The Complete Cycle of Hulled Hemp Seeds Processing (US)

Hulled Hemp Seeds Processing
[vc_row][vc_column][vc_column_text]Hemp, also known as industrial hemp, is an annual plant that has been in human use for centuries since about 10,000 years ago. It is an herb grown annually for its multifarious uses. It has slender stalks with palmate shaped compound leaves. It has small flowers that are greenish-yellow in color. The pollen-producing flowers grow on the male plants while the flowers that produce the hulled hemp seeds grow on the female plants.


[/vc_column_text][vc_column_text]Hemp seeds are nuts with a hard outer shell. They are brown in color and the size of popcorn kernels. Inside the shell is a soft, light-green part that usually goes under the name of hemp hearts. Hemp seeds are edible in both versions.[/vc_column_text][vc_column_text]

Variations in Hemp Cultivation

Hemp plants are cultivated differently, depending on the intended use for which they are grown. Plants meant to yield fibers are planted close together and grow into slender plants nearly 2-3 meters tall. That translates to about 6-10 feet. These plants hardly have any branches.
Plants grown for the seeds are placed away from each other. These plants are shorter in height and have many branches. The density difference is considerable. Hemp grown for its edible seeds are planted at a density of a maximum of 1600 plants per acre.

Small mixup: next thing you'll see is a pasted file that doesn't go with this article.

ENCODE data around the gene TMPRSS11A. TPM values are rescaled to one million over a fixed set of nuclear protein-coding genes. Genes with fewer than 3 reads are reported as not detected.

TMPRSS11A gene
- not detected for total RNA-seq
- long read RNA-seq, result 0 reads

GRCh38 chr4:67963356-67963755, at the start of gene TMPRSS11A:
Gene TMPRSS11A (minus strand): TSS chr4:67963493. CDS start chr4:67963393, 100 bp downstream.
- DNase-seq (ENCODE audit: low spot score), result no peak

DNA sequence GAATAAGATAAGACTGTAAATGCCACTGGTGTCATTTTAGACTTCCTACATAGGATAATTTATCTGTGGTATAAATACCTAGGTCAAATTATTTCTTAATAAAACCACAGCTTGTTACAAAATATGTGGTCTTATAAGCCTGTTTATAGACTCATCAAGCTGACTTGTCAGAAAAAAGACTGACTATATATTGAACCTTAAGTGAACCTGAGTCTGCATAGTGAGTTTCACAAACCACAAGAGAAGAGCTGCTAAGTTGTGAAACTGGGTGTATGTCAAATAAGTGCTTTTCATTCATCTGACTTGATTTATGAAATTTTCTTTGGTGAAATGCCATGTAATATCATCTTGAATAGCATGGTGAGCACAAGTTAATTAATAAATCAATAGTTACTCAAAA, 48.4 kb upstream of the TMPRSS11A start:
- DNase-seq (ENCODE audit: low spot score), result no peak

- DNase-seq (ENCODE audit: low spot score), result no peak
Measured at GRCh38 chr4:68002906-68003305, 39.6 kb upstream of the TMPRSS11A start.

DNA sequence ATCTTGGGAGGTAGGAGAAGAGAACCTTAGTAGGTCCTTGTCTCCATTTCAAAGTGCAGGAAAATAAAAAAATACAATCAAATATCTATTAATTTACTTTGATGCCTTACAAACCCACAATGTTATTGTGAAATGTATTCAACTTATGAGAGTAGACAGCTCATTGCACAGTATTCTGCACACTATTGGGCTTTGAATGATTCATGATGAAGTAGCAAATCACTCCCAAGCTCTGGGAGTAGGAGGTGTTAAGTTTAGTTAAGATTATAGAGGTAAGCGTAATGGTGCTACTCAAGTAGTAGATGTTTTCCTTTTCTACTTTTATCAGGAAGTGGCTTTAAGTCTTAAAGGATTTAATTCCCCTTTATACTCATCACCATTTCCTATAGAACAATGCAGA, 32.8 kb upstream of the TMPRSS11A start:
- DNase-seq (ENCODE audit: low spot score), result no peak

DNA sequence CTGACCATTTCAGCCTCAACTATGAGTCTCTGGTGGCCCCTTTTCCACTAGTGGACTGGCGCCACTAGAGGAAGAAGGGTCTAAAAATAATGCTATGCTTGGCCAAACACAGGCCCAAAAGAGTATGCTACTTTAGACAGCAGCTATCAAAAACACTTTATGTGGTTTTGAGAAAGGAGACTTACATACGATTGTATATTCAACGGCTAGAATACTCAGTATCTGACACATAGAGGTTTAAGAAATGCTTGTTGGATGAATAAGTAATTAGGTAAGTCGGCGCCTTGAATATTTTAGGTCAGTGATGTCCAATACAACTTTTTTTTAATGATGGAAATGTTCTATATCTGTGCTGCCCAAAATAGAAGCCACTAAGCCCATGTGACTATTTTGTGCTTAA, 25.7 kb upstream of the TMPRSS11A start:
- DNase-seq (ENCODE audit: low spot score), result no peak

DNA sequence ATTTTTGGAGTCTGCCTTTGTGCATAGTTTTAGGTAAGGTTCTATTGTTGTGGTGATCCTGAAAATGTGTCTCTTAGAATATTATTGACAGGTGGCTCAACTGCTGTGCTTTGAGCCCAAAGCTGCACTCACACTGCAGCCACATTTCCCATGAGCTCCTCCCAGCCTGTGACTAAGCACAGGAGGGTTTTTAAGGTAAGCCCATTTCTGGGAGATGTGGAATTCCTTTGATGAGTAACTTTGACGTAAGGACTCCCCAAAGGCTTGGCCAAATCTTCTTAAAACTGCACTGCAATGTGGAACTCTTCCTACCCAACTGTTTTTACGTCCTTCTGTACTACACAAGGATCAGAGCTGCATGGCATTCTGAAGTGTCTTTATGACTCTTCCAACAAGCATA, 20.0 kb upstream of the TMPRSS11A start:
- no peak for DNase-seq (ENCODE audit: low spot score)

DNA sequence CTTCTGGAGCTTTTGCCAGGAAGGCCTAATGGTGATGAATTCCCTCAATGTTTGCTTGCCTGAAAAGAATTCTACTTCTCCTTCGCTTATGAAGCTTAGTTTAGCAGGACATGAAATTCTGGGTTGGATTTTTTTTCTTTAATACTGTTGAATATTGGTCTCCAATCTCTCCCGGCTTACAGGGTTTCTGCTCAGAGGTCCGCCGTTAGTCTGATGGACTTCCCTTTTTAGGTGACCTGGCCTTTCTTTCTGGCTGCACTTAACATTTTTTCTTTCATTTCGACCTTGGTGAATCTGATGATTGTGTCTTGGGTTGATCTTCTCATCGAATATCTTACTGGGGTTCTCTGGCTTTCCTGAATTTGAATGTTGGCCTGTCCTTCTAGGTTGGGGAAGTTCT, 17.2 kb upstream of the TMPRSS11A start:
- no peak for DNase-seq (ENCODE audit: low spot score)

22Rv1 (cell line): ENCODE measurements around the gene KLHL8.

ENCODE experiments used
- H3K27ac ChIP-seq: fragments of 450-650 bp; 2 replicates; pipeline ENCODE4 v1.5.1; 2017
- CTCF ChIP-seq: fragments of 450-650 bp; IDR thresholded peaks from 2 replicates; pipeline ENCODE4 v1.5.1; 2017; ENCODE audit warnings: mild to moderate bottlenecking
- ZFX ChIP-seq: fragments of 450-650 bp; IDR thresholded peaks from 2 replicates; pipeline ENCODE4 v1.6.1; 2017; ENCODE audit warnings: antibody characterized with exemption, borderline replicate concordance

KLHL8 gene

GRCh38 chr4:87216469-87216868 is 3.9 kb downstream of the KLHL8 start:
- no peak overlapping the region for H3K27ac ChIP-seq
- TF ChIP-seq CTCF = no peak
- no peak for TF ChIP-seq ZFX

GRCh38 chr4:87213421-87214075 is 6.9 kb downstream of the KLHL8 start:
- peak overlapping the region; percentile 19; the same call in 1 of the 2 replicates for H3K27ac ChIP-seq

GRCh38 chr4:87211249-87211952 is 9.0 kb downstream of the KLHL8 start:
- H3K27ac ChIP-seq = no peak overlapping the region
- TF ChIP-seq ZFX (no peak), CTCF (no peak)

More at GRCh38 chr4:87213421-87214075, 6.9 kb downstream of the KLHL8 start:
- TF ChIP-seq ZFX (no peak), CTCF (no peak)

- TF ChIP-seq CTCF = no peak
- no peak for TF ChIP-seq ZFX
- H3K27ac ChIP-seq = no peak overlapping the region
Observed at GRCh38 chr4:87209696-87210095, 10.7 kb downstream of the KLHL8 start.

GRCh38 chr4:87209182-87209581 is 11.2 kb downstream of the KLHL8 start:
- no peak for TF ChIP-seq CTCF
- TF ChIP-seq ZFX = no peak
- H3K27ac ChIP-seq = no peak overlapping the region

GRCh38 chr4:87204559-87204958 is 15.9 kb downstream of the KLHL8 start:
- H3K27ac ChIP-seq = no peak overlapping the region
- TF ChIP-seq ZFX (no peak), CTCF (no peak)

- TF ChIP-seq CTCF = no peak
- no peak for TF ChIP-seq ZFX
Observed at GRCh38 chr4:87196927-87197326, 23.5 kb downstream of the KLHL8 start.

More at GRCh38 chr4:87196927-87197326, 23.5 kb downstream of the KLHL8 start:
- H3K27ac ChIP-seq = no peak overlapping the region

In contrast, a square acre of hemp grown for fibers can contain up to 400,000 plants. Hemp grown, specifically for the production of CBD oil, also follows the lower density cultivation.
There are many processing techniques and equipment necessary for growing hemp and extracting products from hemp seeds. This post discusses the complete cycle of processing hulled hemp seeds as practiced in the US.[/vc_column_text][vc_column_text]

Hemp Seeds: Basic Facts

Hemp seeds are phenomenally rich in nutrients necessary for human health. They constitute one of the most complete plant-based protein sources, Hemp seeds contain all the 10 amino acids essential for the human body. Every 100 grams of hulled or whole hemp seeds contain about 31.56 grams of protein.
The beauty of hemp seeds is that they contain high levels of polyunsaturated fatty acids (PUFAs), which comprise of the good fats that the human body needs. In contrast, their content level of bad fats is exceptionally low. It is also worth mentioning that 100 grams of hulled hemp seeds contain no cholesterol at all.
This nutritional composition makes hemp seeds have proven benefits for cardiovascular health. These seeds have also earned the epithet of miracle seeds because of the ratio of omega 3 and omega 6 fatty acids present in them.